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Drench Test choices—too easy!

By Deb Maxwell, ParaBoss Operations Manager

March 2016

 

Don’t bother testing all those combination drenches you might use, just test the WormBoss list of key single actives, pop the results in the new online calculator and you’ll estimate the efficacy of all combination drenches that contain those singles.

Gone is the dilemma of choosing from the many single and combination products available to test. Testing them all is too expensive and just testing combinations doesn’t tell you the efficacy of each of the actives.

With this method you test nine single actives, plus an undrenched group to use as a comparison, and you gain calculated results for a further 14 types of combination drenches, representing many more commercial drench products. That’s great value.

Also, if a new combination product is released on the market, using the existing drench actives, you won’t need to test it if you have already tested its ingredients.

An incredibly easy online version of the Combination-Drench Efficacy Calculator is now online, providing an alternative to the previous excel spreadsheet version.

Simply open the web page and type in your efficacy results for the single actives and the estimates of the efficacy of combinations appear automatically. This prints onto a single page to keep as a record.

WormBoss recommends the following key single actives to be tested:

  • levamisole (LV)
  • albendazole OR fenbendazole OR oxfendazole (one of the ‘white’ or BZ drenches)
  • abamectin (ML)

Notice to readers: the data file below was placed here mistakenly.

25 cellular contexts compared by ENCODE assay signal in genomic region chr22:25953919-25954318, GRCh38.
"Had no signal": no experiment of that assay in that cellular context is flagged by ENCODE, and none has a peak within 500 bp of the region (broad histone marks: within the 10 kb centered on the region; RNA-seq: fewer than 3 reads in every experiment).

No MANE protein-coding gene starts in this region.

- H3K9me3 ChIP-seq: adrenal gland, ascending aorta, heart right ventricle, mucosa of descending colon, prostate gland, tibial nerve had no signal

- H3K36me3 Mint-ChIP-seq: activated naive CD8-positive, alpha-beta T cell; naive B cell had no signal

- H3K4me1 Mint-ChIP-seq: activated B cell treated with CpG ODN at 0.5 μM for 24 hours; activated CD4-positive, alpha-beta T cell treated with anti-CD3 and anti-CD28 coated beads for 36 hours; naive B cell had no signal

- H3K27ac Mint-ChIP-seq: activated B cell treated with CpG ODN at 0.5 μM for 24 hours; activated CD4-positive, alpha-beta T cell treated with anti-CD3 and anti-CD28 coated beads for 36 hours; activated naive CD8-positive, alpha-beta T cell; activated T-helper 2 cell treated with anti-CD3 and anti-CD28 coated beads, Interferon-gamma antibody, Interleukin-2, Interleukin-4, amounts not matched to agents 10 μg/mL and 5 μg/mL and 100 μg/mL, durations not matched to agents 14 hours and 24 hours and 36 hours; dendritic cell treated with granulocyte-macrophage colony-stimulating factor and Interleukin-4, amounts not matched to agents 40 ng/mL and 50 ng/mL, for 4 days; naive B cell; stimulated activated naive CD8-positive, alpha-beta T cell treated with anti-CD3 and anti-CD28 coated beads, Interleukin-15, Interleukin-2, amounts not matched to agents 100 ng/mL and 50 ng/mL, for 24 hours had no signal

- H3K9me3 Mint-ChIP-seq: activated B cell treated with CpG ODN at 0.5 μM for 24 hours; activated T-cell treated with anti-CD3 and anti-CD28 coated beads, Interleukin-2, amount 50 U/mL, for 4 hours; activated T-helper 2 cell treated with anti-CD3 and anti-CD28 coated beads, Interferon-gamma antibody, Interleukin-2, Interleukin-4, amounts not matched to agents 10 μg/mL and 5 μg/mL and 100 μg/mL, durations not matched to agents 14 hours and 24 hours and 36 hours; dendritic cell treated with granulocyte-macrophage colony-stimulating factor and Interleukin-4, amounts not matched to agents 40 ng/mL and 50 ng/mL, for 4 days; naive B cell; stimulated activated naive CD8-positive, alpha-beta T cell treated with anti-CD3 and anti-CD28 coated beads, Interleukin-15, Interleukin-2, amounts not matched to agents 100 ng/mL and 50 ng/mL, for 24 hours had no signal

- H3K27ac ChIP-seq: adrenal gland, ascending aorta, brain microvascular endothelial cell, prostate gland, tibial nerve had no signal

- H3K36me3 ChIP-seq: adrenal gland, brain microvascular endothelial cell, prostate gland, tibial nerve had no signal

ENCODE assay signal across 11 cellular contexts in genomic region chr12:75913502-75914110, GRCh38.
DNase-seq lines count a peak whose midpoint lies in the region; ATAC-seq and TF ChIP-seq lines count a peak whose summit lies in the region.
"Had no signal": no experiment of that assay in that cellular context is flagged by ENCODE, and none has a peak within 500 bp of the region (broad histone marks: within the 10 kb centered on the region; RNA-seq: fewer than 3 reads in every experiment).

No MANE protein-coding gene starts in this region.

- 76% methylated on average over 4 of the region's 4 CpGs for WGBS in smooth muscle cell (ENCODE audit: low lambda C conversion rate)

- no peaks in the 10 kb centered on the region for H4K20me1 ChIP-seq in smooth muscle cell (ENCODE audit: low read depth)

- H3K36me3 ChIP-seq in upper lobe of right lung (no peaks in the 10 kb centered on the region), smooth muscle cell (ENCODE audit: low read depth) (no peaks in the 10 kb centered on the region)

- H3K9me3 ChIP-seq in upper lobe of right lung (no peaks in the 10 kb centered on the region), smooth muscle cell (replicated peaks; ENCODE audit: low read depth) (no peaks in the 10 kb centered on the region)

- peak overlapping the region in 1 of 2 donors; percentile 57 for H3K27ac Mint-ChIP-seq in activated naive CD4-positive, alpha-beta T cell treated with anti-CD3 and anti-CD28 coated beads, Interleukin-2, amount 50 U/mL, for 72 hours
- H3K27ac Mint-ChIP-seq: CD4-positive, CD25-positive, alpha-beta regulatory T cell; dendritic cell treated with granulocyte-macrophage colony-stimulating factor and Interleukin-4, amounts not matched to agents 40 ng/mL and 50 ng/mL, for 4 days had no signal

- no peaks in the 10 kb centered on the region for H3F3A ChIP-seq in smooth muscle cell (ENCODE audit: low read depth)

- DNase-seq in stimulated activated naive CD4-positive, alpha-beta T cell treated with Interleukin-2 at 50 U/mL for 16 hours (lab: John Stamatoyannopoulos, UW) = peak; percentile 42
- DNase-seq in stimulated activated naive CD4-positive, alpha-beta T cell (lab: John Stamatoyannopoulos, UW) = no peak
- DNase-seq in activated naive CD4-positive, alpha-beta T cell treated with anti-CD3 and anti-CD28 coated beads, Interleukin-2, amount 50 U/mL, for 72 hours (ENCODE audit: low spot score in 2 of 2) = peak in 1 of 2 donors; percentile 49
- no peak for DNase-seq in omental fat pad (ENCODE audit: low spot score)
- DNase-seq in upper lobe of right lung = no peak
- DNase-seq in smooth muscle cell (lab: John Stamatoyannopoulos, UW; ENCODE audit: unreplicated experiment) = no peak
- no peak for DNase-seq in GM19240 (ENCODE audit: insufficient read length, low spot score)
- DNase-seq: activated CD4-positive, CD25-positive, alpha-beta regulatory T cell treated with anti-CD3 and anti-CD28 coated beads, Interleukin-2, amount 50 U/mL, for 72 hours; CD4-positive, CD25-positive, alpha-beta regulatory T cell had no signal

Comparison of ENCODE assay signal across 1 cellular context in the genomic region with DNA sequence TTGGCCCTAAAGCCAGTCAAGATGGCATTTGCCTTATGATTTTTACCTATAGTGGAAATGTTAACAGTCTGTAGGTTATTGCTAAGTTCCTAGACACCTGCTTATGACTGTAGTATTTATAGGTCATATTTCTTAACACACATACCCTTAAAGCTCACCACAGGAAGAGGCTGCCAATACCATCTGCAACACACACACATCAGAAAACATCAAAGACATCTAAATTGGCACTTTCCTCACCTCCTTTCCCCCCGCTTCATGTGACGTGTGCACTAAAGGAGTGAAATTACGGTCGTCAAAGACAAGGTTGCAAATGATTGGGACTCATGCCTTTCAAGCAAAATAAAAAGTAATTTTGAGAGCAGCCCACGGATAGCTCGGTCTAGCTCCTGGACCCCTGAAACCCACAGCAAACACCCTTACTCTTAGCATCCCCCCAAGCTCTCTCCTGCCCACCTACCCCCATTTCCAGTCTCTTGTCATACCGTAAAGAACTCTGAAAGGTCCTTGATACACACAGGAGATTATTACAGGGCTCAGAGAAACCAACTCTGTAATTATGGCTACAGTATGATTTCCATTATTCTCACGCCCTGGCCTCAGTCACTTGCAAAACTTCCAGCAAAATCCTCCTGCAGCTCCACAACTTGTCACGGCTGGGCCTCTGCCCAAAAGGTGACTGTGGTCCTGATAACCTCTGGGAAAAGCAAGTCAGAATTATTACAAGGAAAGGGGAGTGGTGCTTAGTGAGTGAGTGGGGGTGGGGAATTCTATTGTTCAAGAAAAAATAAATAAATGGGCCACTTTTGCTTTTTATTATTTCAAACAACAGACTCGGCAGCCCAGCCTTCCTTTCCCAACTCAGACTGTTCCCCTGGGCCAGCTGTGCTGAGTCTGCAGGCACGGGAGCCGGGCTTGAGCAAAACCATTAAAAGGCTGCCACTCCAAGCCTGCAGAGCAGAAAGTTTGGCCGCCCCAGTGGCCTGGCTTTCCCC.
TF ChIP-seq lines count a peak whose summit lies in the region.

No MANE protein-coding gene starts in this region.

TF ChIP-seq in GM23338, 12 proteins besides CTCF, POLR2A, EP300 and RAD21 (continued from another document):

• moxidectin (ML)
  • naphthalophos (OP)
  • closantel (SA)
  • monepantel (AD)
  • derquantel (SI) + abamectin (ML) (as derquantel alone, is not available for testing).

Drench Resistance Tests are critical for a successful and sustainable worm control program. Using effective drenches:

  • stops worms from slowing growth of stock
  • prolongs the time until the next drench
  • decreases scouring and dag
  • halts clinical effects of worms
  • keeps drenches working for more years on your property

Drench Tests involve the sorts of things you can already do:

  • pick out an even line of sheep
  • drench groups of them with different products
  • tag the sheep so you can identify each group again

You also need to collect dung directly from each individual sheep in the test 10–14 days after they were drenched. Maybe you haven’t done this before, but it’s not complicated.

The biggest tip for doing Drench Tests is to do it with a friend.

The drenching, tagging and dung collection processes, while not difficult, are fiddly because of the various groups of sheep, and are best done with two people.

One person manages and passes the drench, tags or sample bottles for the particular group of sheep while the other does the drenching, tagging and dung collecting.

Encourage a friend or neighbour to also do a test so that you can help each other out.

Step-by-step instructions for Drench Tests are found here.